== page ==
Rawhide Ranger, Ira Aten
Enforcing Law on the Texas Frontier
6 x 9, 528 pp.
100 b&w illus., notes
Pub Date: 05/30/2011
Frances B. Vick Series
  cloth
Price:        $32.95

978-1-57441-315-1

Published by University of North Texas Press

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Rawhide Ranger, Ira Aten

Enforcing Law on the Texas Frontier

Bob Alexander

Winner of the Best Book Award from the Wild West History Association, 2012.

Ira Aten (1862-1953) was the epitome of a frontier lawman. When as a youth he heard of the killing by Rangers of the notorious outlaw Sam Bass at Round Rock, Aten’s neighborhood, he altered his plans of being a cowboy and instead set his sights on becoming a Texas Ranger. At age twenty he enrolled in Company D during the transition of the Rangers from Indian fighters to topnotch peace officers. This unit—and Aten—would have a lively time making their mark in nineteenth-century Texas.

The preponderance of Texas Ranger treatments center on the outfit as an institution or spotlight the narratives of specific captains. Bob Alexander aptly demonstrated in Winchester Warriors: Texas Rangers of Company D, 1874-1901 that there is merit in probing the lives of everyday working Rangers. Aten is an ideal example. The years Ira spent as a Ranger are jam-packed with adventure, border troubles, shoot-outs, solving major crimes—a quadruple homicide—and manhunts. Aten’s role in these and epochal Texas events such as the racially insensitive Jaybird/Woodpecker Feud and the bloody Fence Cutting Wars earned Ira’s spot in the Ranger Hall of Fame.

His law enforcing deeds transcend days with the Rangers. Ira served two counties as sheriff, terms spiked with excitement. Afterward, for ten years on the XIT, he was tasked with clearing the ranch’s Escarbada Division of cattle thieves. Aten’s story spins on an axis of spine-tingling Texas history. Moving to California, Ira was active in transforming the Imperial Valley from raw desert into an agricultural oasis. Unmistakably he was public spirited and committed to community betterment.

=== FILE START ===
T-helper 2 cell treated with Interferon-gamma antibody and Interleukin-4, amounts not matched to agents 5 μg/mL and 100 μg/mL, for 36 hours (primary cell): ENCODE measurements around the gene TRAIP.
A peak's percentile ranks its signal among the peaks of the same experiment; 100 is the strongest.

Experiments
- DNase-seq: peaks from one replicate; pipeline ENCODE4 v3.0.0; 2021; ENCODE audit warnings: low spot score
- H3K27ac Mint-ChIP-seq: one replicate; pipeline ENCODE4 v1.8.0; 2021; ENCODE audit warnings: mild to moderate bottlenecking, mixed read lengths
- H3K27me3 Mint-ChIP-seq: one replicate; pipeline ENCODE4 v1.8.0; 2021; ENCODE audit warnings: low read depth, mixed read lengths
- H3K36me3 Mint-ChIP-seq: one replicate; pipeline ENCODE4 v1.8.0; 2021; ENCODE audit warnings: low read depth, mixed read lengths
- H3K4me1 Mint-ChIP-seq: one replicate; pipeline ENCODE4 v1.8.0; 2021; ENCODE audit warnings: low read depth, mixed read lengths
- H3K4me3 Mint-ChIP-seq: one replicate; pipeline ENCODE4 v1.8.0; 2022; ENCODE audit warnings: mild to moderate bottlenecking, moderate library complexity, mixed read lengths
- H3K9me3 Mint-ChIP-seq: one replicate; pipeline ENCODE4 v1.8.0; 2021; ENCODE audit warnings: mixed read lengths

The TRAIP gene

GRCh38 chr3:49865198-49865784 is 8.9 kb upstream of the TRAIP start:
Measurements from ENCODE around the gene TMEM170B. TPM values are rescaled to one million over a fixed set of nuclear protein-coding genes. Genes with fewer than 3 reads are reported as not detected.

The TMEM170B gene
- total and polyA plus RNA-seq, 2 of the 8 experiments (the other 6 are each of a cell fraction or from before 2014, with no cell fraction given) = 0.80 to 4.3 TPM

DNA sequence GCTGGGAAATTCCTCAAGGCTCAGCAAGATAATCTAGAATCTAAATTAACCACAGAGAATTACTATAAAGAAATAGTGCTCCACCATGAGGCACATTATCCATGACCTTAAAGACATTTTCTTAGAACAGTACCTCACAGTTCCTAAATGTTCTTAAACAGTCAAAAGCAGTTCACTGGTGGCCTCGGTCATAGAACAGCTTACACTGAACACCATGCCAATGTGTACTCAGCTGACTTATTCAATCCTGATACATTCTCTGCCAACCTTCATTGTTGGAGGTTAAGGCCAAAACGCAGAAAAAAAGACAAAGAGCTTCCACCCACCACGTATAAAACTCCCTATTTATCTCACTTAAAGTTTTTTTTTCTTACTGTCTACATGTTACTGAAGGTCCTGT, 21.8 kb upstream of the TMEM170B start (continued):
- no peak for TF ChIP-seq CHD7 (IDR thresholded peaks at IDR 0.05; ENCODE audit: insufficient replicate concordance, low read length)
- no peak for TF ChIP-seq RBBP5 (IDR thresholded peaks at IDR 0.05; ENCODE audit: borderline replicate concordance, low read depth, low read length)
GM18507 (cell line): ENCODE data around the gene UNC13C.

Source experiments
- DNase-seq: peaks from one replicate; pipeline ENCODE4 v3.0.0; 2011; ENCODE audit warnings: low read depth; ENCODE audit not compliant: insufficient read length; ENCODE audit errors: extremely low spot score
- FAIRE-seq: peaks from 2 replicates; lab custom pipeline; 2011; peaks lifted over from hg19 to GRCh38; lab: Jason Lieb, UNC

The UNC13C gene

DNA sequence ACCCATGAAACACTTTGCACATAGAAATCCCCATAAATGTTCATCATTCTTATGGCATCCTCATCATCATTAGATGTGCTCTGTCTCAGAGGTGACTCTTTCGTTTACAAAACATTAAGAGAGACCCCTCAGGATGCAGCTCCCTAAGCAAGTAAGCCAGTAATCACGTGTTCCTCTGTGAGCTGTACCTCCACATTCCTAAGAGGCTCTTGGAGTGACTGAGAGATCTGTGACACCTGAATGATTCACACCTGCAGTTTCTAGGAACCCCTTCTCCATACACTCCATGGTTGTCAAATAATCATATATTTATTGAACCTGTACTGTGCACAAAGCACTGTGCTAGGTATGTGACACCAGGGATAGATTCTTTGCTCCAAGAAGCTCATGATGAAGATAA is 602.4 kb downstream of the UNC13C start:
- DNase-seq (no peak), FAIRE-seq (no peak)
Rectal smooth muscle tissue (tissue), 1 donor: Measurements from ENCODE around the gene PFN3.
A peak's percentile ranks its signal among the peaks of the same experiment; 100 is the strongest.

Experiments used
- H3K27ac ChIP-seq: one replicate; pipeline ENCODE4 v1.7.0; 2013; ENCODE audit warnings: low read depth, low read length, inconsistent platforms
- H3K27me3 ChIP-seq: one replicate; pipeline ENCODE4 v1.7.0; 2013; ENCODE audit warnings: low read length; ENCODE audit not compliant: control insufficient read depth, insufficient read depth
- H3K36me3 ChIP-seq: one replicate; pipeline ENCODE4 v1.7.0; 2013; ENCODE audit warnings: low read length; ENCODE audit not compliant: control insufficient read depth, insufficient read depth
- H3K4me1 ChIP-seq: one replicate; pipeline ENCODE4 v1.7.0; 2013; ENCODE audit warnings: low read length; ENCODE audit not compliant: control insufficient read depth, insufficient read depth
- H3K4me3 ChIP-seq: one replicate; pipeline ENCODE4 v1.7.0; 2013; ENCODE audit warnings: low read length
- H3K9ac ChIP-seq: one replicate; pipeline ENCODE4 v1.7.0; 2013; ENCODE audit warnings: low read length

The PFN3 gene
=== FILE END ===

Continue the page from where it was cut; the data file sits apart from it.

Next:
Relying on primary source documents to build a platform for this meticulously researched and comprehensive biography with 1000 endnotes and 100 remarkable old-time photographs, Alexander gives us Ira Aten in the round—evenhandedly—the true story of a Ranger tough as rawhide.

BOB ALEXANDER began a policing career in 1965 and retired as a special agent with the U.S. Treasury Department. He is the author of Winchester Warriors: Texas Rangers of Company D, 1874-1901; Fearless Dave Allison, Border Lawman; Desert Desperadoes: The Banditti of Southwestern New Mexico; and Lawmen, Outlaws, and SOBs. He lives in Maypearl, Texas.

What Readers Are Saying:

“Alexander has a decided advantage in dealing with lawmen, considering his professional career. He has uncovered a wealth of information from both standard and arcane sources. Rawhide Ranger is an exceptional book by an exceptional historian and storyteller.”


“Never shirking from any duty, any showdown, nor the trail of any fugitive, Ira Aten figured into literally dozens of stories—true stories—that shaped and molded the Texas Rangers in the late 1800s. . . . Bob Alexander is a terrific storyteller who also knows how to do good history.”


“Bob Alexander has done it again! With his background as a career police officer, Bob has crafted the biography of noted Texas Ranger Ira Aten with insight and with his customary colorful and lively prose.”


“Bob Alexander is the most indefatigable researcher I have ever known. He finds documents no one knew existed. Most importantly, he knows what they mean, which makes him one helluva Western historian.”


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